In the medium term it is not yet clear what the consequences of past, current and future political uncertainty will be
A: Let’s look at it one step at a time. All in all the banking sector, and perhaps more generally the financial sector, is stronger than it used to be before the crisis. But in the medium term it is not yet clear what the consequences of past, current and future political uncertainty will be. There will be consequences, that much is certain.
Q. If there is a Brexit in the end...
A. Which we have to assume. A lot depends on the shape of the final agreement and on how long negotiations on the final settlement will take.. The longer the negotiations take, the longer the uncertainty. It will be more difficult for investors and other economic agents in the UK to make decisions. Now, the impact of course is going to be stronger on the UK than it is on the EU and on the euro area, but certainly the UK is a large economy, so it will have an effect here too..
Q. Looking at Brexit, the US election and populism in general, is the international liberal democratic order at risk?
A. The key question is whether and how this will affect our European values and how we will go about protecting these values. The main concerns of EU citizens are now immigration, counter-terrorist security measures, defense and border protection. All of these are supranational affairs that require a common response. European integration is the appropriate response, but this has become weaker in recent times, partly because of populist movements. It is increasingly difficult to make progress with integration, but at the same time citizens want European policies on security and defense. That’s also a way to build Europe.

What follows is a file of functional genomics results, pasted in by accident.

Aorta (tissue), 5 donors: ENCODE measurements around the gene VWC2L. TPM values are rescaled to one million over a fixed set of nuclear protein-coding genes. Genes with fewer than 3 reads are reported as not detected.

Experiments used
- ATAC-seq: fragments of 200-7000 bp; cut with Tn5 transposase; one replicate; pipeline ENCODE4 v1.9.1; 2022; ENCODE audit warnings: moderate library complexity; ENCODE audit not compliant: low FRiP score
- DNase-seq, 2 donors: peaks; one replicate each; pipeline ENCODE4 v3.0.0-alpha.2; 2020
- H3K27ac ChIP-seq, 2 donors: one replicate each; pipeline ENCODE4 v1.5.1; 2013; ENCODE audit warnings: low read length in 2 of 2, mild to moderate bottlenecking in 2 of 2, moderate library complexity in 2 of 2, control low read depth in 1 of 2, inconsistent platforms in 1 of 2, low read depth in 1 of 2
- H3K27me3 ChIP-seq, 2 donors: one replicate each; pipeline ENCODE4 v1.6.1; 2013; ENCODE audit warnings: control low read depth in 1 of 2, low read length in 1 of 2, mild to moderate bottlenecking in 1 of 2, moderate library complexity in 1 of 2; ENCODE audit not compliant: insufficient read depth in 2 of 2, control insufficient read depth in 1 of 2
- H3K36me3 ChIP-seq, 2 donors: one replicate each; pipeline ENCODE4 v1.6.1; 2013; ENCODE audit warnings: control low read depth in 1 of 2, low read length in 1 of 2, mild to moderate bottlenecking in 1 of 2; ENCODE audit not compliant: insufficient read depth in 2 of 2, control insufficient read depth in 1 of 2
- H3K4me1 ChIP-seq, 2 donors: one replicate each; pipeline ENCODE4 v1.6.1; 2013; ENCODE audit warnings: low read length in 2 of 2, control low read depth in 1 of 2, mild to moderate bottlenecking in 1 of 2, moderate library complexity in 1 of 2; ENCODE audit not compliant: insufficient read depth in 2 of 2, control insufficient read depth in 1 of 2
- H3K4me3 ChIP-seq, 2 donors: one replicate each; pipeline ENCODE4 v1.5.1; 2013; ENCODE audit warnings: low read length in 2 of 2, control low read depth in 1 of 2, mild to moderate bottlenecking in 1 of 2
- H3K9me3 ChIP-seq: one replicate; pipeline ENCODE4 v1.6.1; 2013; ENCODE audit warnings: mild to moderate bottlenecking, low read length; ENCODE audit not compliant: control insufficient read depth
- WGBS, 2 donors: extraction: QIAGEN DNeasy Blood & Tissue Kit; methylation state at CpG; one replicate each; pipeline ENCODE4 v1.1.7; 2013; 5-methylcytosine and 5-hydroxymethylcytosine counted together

Q. Could the impending Italian referendum and elections in other countries result in the same kind of turbulence we saw in the bond markets in 2012?
A. I can’t comment on future political events. What we know is we have an objective which is price stability and we have instruments to achieve that. How can we best contribute to confidence and stability? Through fulfilling that mandate.
It is increasingly difficult to make progress with integration, but at the same time citizens want European policies on security and defense
Q. During your term in office, the ECB has saved the euro on two occasions. In 2012, with €1 trillion in liquidity and that phrase “whatever it takes,” and since 2014 with quantitative easing (QE), the asset purchase program. Will there be a third occasion?
A. I hope not. The crisis resulted in very difficult times for everyone. We have hopefully learned the lessons and the economic policy agenda has been designed on the basis of those lessons.
Q. Did QE and low interest rates prevent a third recession?
A. Our measures have been very effective. The financial fragmentation between countries with stronger economies and vulnerable countries has been reduced greatly. There was a point in time when we lowered our interest rates and banks did not pass these on to their customers; now they do. There was a time when countries and private companies were paying tremendously different interest rates regardless of the different risk premia. A company with subsidiaries in two countries paid very different interest rates via each subsidiary, with exactly the same risk. We all agree that different rates should reflect different risks but in that case the rates were reflecting other factors. That is no longer the case. Credit provision collapsed and is now starting to grow again.